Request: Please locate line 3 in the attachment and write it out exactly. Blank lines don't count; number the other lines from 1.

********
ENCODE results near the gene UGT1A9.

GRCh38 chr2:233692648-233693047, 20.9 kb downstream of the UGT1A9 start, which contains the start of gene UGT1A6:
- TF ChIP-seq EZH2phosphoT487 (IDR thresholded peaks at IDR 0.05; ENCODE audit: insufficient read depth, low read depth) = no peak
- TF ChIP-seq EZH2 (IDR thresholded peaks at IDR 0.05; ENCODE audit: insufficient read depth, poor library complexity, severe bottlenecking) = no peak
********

- TF ChIP-seq EZH2phosphoT487 (IDR thresholded peaks at IDR 0.05; ENCODE audit: insufficient read depth, low read depth) = no peak